Written by Stefanie Peterson
TriSports.com had the opportunity to talk with Greg Billington, the 28-year-old Spokane, Washington native, about his preparation for the Olympics. The first-time Olympian has been training with Joe Maloy, both coached under the watchful eye of Paulo Sousa.
How are you getting prepped for Rio?
The training for Rio is no different from how we prepare for any other race. Every day Paulo Sousa expects me to bring my best to training and that’s the same if I’m training for a continental cup or the Olympic Games. The course in Rio will present unique challenges, so we’ll alter our training to prepare for the heat and the hills. I’ve been working with a sports psychologist for a few years, and I’ll continue working with her as Rio gets closer. The most important things will be to stay relaxed and focused on executing my own race.
What has been the single best piece of training advice throughout your triathlon career to help you get where you are today?
As we grow as athletes, we’ll always face new challenges and many of the practices which make us successful early on aren’t going to be the ones that makes us successful as we progress. The best advice I’ve received is to fully commit to the decisions I make each day. Fully committing leaves no room for doubt, allowing you to stay utterly in the moment during racing and training. That has allowed me to develop as an athlete and person in order to arrive in Rio as the best possible version of myself.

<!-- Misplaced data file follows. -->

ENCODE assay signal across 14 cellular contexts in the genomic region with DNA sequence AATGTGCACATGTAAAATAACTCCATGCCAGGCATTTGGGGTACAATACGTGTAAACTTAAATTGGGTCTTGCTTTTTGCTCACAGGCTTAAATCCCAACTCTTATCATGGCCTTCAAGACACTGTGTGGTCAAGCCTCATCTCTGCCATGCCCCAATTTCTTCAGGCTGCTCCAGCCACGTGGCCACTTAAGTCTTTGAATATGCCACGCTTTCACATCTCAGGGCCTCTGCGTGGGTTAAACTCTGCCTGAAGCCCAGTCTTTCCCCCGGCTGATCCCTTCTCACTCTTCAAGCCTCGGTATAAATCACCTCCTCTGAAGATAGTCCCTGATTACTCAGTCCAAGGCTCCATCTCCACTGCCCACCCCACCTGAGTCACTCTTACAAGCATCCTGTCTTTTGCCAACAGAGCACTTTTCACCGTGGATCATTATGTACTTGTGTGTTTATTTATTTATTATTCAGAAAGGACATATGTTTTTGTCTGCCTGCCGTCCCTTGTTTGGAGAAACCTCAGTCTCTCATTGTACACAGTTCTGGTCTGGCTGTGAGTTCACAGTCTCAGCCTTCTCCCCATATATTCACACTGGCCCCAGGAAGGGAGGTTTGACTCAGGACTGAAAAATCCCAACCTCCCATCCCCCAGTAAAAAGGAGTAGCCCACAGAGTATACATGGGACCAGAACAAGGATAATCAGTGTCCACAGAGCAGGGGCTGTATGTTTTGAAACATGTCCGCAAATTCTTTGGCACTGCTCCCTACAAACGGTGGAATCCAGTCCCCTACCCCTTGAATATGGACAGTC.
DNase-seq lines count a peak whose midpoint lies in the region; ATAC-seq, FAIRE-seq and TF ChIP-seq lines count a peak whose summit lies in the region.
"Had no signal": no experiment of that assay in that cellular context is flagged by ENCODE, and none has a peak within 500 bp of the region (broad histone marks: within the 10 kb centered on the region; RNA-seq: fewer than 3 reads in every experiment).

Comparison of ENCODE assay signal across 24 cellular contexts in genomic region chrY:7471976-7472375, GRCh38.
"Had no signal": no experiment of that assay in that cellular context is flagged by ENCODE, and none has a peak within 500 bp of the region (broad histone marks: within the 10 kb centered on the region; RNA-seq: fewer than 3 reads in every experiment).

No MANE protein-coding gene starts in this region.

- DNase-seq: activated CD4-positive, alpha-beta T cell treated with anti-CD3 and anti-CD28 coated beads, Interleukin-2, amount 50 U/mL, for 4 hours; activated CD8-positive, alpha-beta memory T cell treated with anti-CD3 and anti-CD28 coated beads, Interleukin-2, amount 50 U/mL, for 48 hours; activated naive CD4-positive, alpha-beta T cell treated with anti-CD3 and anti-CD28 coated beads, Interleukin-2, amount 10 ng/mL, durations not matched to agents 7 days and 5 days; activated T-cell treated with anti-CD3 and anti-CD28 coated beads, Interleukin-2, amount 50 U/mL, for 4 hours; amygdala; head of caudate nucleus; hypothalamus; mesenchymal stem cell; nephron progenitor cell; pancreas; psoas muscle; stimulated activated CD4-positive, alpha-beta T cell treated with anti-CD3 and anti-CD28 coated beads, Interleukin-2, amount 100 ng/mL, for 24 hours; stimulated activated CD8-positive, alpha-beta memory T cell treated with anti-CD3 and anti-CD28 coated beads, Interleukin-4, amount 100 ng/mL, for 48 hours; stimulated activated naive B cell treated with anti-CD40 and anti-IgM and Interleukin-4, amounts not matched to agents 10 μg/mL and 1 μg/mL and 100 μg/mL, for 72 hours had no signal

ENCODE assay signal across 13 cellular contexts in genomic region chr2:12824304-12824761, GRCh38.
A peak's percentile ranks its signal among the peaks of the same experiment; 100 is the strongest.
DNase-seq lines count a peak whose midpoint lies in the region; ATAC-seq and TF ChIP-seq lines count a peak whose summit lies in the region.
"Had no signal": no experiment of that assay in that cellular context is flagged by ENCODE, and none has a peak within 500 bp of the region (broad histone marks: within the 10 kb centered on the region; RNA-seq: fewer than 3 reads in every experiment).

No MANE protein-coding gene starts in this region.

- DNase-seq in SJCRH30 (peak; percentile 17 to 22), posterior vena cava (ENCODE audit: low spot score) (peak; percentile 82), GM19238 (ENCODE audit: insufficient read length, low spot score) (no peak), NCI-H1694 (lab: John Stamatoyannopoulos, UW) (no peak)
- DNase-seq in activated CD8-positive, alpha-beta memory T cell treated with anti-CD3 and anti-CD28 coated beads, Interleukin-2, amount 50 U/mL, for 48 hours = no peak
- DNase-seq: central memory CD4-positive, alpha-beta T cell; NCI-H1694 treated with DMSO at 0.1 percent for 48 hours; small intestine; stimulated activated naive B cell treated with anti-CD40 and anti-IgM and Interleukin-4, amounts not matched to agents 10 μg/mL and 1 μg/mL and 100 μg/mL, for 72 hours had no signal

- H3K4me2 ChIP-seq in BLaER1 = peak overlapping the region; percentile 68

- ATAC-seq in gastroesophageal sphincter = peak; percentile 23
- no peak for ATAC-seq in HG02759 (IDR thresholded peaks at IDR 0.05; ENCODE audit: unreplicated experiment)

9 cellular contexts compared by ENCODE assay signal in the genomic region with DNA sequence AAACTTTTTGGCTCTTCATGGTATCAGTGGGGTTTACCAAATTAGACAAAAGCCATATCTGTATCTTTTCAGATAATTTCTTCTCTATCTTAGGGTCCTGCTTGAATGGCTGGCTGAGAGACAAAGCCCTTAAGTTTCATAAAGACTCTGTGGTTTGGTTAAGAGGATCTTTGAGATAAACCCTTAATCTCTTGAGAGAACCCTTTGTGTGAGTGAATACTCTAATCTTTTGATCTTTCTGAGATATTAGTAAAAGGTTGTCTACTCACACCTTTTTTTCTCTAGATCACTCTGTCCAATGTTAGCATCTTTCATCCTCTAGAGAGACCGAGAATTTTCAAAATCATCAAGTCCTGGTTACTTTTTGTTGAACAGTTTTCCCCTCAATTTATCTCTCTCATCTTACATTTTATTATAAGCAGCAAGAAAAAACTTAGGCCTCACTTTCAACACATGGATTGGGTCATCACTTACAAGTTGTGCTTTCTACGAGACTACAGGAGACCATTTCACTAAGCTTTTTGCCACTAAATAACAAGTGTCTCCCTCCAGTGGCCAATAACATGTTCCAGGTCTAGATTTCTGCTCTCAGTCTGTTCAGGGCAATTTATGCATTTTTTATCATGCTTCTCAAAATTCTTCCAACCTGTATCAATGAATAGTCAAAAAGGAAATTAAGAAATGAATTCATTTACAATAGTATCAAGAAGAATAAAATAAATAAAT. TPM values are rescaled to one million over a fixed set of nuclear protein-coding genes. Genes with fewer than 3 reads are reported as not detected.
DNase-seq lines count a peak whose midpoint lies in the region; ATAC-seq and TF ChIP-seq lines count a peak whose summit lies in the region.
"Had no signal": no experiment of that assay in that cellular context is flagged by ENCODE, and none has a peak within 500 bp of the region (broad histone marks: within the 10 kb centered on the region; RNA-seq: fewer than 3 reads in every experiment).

At Rio, what are you most looking forward to?
I’ve wanted to become an Olympian since I won the 50m fly at my under 9 county championships back in 1998, so the only thing on my mind is representing the USA at the most important sporting event in the world.
Are you going to be employing any new race tactics?
While we have our plans going into every race, it’s vital to be adaptable. There are a thousand ways the race in Rio could play out, but I know that the swim will be all out from the beginning and that there will be a lot of people who want to ride extremely hard to break up the field. I’ll be sticking to the same plan I always employ – red line from the beginning and hang on until I cross the finish or die, whichever comes first.
Do you have any favorite training gear?
We do a lot of work with floating fins in the pool as well as with a variety of paddles. Probably my least favorite tools are ankle bands and parachutes. They’re extremely effective at improving my swim, though, so I guess I like them conceptually, even if they’re absolutely miserable in practice.
What’s the hardest training session you’ve logged to date?
At the triathlon squad, it’s less that we do individually hard workouts than we consistently do very hard days. It’s all about keeping the pressure on and making sure that we stay on top of our recovery so that we can perform every day. We’ll do 10-12 x 1k repeats on the track as well as a couple k’s of threshold work in the pool, but the biggest challenge is making sure that immediately afterwards I’m always eating within 30 minutes and doing the foam rolling and strength exercises so that I don’t break down from the heavy load.